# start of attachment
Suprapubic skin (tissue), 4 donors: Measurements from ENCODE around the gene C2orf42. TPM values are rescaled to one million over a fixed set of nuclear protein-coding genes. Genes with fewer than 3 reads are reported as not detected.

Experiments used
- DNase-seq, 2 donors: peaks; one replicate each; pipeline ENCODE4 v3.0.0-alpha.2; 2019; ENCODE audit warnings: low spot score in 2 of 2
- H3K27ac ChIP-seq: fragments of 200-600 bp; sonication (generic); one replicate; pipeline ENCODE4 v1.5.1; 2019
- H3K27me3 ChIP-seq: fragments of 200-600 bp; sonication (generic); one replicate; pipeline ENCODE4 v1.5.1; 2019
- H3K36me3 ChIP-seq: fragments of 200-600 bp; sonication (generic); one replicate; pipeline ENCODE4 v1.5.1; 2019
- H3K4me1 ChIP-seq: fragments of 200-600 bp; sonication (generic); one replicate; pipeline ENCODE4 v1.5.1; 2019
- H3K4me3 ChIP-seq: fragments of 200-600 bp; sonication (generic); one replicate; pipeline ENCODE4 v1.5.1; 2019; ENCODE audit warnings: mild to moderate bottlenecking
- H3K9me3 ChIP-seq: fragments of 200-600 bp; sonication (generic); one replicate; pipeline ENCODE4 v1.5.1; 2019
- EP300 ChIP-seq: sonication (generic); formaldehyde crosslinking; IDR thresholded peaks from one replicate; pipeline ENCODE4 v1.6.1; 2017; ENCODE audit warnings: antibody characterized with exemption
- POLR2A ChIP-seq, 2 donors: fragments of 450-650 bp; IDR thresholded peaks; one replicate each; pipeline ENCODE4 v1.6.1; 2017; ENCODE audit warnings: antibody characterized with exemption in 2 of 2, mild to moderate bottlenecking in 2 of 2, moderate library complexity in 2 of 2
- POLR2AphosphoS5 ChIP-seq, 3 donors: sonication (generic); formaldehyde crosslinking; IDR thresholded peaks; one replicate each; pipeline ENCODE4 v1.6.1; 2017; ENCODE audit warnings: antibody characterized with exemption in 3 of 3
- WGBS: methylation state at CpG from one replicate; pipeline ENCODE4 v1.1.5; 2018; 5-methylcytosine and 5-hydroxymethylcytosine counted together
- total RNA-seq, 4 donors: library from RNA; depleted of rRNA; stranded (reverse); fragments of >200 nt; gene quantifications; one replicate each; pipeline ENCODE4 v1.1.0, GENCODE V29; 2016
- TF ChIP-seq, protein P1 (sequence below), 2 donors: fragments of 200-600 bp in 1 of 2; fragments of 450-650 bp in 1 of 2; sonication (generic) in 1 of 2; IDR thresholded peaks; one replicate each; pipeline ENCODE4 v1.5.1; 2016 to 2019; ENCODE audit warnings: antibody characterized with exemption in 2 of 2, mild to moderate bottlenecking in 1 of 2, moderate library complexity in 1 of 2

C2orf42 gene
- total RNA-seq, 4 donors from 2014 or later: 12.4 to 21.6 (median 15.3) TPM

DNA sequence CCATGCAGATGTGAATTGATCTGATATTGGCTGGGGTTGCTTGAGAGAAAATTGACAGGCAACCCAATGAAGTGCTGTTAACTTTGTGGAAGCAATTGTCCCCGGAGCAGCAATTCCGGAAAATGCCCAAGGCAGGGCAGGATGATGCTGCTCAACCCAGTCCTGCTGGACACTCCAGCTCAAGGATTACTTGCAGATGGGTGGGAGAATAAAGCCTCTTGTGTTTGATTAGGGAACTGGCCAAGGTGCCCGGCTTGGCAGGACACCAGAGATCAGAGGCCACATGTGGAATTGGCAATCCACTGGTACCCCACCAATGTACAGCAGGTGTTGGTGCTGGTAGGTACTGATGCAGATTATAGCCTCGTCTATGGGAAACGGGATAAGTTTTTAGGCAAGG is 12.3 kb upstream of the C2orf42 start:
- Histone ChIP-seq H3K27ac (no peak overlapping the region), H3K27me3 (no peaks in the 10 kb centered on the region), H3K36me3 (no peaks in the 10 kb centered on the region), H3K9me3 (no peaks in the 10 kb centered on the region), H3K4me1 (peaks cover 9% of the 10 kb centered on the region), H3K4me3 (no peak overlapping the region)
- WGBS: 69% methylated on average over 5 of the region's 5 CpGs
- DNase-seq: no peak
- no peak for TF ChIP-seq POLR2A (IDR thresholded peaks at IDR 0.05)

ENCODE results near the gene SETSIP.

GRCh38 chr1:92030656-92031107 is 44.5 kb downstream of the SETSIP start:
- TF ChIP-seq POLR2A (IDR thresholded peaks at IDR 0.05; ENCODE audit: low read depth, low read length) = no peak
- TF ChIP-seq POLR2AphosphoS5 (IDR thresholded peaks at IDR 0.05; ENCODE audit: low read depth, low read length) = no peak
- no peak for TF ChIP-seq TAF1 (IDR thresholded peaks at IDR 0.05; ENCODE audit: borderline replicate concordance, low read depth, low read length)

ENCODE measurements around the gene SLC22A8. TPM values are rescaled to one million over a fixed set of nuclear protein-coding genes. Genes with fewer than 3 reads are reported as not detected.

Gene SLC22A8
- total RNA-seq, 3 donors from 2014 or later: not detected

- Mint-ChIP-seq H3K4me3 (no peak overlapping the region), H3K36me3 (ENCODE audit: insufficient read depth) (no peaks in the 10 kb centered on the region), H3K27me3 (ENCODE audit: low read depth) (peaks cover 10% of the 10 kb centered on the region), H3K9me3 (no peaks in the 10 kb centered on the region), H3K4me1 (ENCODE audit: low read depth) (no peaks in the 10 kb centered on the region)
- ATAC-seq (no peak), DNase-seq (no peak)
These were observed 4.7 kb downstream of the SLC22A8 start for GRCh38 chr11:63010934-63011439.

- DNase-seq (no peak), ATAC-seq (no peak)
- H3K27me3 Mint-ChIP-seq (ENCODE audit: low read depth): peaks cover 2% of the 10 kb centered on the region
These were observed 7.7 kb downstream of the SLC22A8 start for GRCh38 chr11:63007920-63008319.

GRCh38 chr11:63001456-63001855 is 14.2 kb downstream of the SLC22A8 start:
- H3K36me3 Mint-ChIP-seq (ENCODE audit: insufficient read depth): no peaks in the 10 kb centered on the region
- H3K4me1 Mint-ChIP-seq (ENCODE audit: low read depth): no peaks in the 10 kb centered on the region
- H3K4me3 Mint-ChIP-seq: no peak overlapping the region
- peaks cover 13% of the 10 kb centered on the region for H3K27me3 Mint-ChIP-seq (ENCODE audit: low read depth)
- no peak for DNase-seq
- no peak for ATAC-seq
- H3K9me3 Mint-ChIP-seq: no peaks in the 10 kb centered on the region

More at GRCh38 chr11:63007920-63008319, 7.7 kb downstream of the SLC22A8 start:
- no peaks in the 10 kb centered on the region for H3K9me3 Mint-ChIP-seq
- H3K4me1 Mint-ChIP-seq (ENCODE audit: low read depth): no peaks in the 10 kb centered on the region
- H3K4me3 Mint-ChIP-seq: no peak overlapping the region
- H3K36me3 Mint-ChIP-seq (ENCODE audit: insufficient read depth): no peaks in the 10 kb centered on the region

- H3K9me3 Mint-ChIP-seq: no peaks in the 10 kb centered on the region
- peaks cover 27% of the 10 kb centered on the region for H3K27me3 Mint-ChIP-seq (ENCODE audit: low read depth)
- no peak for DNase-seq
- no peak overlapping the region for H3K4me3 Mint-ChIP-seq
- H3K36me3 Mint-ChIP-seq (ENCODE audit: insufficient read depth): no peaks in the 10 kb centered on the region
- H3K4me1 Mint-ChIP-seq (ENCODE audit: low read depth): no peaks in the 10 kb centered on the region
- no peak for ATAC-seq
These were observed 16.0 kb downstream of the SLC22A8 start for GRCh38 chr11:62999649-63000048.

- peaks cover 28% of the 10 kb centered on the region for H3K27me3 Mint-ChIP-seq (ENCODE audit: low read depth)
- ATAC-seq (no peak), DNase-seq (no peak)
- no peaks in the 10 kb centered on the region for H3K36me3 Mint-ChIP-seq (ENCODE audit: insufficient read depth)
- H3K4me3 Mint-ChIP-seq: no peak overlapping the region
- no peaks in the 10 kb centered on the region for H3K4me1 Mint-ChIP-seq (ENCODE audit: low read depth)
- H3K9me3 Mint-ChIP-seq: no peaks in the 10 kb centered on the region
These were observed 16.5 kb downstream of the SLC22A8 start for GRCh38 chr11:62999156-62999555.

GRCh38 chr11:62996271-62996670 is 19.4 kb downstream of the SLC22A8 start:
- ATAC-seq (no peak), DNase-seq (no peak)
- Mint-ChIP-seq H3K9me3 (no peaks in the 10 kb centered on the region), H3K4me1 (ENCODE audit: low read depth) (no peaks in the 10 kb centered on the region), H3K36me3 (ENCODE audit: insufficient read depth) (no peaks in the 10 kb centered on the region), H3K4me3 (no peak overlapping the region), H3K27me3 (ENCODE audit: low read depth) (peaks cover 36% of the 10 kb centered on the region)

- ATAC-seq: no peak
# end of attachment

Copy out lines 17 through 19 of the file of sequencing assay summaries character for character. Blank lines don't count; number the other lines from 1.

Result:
- total RNA-seq, 4 donors from 2014 or later: 12.4 to 21.6 (median 15.3) TPM

DNA sequence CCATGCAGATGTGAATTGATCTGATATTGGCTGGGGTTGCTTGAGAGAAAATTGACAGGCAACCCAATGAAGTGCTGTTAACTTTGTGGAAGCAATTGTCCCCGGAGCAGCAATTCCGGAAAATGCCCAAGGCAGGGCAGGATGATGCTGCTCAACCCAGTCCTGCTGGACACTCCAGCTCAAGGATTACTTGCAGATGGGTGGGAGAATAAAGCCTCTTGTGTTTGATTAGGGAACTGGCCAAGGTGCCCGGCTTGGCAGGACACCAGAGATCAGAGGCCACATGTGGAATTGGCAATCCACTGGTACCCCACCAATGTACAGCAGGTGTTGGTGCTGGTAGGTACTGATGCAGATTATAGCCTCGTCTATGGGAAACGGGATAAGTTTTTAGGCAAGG is 12.3 kb upstream of the C2orf42 start:
- Histone ChIP-seq H3K27ac (no peak overlapping the region), H3K27me3 (no peaks in the 10 kb centered on the region), H3K36me3 (no peaks in the 10 kb centered on the region), H3K9me3 (no peaks in the 10 kb centered on the region), H3K4me1 (peaks cover 9% of the 10 kb centered on the region), H3K4me3 (no peak overlapping the region)